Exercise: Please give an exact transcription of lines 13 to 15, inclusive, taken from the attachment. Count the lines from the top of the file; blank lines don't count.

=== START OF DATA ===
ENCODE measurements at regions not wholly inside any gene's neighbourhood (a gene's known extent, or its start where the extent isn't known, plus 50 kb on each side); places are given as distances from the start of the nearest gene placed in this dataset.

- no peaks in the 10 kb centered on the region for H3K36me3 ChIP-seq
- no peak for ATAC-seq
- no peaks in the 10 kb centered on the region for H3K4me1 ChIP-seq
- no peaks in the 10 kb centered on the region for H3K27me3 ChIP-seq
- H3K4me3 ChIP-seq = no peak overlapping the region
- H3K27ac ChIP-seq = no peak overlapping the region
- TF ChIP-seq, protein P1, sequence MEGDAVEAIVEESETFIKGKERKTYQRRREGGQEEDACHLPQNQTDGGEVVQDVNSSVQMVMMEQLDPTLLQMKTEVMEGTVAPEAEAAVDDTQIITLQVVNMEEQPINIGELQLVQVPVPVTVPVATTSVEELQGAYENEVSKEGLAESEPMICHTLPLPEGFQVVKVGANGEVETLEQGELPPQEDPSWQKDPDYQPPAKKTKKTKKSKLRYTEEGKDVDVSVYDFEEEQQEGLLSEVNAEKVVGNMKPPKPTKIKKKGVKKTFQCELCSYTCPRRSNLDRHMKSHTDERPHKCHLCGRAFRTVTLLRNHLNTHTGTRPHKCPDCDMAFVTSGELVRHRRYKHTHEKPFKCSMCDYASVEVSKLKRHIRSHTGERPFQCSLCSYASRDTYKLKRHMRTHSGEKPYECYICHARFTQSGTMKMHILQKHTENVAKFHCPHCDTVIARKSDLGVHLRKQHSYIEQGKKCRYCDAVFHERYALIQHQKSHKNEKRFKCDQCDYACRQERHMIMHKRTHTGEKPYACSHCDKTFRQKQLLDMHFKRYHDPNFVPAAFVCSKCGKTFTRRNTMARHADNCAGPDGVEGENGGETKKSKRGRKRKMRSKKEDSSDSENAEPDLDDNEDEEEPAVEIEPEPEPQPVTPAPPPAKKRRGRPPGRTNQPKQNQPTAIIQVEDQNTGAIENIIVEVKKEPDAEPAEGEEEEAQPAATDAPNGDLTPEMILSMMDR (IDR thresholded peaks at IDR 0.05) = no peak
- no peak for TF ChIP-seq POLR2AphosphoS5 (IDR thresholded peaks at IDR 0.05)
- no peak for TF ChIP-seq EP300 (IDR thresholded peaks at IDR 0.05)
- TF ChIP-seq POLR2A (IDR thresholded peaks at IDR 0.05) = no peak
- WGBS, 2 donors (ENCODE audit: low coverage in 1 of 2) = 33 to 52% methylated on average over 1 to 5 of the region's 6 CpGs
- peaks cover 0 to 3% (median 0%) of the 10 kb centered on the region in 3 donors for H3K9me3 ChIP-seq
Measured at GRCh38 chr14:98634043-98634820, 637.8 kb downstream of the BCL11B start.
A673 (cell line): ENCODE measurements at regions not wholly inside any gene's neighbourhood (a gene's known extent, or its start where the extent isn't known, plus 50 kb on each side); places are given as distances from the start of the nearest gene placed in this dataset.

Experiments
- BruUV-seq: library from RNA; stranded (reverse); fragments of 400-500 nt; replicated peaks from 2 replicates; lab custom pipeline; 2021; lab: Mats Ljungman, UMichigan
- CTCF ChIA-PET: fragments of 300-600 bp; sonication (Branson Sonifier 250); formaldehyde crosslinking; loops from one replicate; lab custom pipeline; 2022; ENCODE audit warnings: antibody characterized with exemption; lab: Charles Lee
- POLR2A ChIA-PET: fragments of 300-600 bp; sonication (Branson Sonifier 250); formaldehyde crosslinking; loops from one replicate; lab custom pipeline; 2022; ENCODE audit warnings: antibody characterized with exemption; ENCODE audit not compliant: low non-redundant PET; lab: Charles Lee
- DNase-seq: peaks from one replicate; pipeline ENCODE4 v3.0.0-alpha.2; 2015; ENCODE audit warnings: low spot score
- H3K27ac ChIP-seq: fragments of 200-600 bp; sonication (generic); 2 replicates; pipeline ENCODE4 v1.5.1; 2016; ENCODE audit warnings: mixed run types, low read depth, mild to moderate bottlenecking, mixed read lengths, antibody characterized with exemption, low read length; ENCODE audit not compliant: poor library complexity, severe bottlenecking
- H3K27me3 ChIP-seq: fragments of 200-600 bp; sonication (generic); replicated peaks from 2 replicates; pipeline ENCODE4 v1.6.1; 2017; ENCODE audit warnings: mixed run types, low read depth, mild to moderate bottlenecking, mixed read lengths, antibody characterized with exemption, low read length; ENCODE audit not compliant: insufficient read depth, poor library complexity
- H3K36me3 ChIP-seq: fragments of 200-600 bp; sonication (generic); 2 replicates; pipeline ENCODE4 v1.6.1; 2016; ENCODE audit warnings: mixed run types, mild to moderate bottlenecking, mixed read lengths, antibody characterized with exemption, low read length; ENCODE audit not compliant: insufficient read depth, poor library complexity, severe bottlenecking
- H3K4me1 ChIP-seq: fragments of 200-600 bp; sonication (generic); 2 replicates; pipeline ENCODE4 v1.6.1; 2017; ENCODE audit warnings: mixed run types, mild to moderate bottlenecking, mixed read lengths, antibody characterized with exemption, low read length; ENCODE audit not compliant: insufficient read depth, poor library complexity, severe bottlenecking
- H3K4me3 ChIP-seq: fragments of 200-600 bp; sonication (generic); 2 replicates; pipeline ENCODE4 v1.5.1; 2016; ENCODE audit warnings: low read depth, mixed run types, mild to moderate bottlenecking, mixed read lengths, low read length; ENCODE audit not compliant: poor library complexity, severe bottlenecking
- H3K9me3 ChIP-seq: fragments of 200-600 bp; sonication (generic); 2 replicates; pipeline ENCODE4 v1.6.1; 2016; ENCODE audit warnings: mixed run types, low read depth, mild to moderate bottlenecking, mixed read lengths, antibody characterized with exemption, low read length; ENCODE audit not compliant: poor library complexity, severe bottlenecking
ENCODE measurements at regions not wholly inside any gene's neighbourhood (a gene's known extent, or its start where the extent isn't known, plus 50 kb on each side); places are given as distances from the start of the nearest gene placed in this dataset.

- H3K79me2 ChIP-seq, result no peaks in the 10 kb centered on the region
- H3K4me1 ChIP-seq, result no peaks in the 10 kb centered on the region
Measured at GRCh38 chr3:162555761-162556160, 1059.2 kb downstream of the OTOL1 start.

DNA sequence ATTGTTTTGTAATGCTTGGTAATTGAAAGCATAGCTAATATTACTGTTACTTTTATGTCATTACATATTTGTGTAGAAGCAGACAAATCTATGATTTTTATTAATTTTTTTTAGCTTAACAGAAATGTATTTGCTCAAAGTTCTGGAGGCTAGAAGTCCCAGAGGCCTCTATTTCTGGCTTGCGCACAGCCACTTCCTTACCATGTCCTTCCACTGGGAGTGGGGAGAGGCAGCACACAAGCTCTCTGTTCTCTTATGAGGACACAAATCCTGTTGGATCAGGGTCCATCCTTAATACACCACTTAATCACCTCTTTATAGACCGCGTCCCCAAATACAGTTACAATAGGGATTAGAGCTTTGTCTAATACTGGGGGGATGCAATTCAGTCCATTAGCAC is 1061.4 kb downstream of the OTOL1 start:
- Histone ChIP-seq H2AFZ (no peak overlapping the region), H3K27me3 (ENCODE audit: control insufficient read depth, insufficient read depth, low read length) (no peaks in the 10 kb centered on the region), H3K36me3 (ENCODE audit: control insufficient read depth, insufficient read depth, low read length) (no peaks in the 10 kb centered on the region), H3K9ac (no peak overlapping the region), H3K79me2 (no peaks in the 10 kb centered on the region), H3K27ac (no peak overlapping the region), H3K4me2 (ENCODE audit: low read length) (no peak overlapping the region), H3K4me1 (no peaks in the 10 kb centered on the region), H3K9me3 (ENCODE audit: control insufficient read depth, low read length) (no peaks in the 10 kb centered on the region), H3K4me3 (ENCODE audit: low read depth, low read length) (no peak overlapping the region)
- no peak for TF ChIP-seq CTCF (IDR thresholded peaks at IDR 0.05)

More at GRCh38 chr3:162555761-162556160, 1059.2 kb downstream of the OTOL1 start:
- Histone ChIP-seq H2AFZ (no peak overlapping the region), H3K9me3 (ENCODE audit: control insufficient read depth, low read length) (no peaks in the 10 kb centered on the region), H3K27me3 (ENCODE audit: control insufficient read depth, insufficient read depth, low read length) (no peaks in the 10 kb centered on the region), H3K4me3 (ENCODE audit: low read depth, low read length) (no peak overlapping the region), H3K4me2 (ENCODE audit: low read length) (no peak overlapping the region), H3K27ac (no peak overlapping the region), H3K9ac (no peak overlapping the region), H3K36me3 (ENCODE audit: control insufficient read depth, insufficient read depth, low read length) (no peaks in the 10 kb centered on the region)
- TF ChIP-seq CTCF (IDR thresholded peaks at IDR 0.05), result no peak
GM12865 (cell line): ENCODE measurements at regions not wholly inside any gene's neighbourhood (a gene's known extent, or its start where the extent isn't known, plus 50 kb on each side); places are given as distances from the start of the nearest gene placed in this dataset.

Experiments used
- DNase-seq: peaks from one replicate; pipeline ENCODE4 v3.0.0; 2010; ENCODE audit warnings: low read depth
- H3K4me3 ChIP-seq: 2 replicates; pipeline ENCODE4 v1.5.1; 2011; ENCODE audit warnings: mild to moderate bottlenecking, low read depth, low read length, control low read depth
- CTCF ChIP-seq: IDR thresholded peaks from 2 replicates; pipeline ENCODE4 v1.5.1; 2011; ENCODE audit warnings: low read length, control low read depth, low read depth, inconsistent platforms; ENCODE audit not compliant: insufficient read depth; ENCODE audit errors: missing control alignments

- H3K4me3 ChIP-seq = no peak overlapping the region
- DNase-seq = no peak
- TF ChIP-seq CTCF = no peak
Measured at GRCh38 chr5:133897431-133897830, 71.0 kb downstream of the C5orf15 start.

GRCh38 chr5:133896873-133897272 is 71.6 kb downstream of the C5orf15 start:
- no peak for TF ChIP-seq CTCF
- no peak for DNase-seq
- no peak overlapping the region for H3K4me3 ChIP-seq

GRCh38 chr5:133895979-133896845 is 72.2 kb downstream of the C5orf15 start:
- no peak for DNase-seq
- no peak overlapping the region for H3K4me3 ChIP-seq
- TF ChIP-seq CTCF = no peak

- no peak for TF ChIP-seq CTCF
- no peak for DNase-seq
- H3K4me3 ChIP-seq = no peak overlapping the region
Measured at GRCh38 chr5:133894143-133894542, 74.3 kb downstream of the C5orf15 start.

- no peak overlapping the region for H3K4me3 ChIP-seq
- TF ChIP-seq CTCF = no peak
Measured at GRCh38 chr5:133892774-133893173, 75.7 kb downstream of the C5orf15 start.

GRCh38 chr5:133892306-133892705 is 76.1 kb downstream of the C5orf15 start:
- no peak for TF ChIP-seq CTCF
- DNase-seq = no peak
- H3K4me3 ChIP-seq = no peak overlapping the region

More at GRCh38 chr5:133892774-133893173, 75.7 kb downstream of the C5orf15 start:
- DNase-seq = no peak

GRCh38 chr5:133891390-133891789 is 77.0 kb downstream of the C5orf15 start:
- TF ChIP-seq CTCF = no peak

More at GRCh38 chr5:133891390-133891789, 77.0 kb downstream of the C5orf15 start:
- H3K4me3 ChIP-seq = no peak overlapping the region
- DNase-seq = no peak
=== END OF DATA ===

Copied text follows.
- peaks cover 0 to 3% (median 0%) of the 10 kb centered on the region in 3 donors for H3K9me3 ChIP-seq
Measured at GRCh38 chr14:98634043-98634820, 637.8 kb downstream of the BCL11B start.
A673 (cell line): ENCODE measurements at regions not wholly inside any gene's neighbourhood (a gene's known extent, or its start where the extent isn't known, plus 50 kb on each side); places are given as distances from the start of the nearest gene placed in this dataset.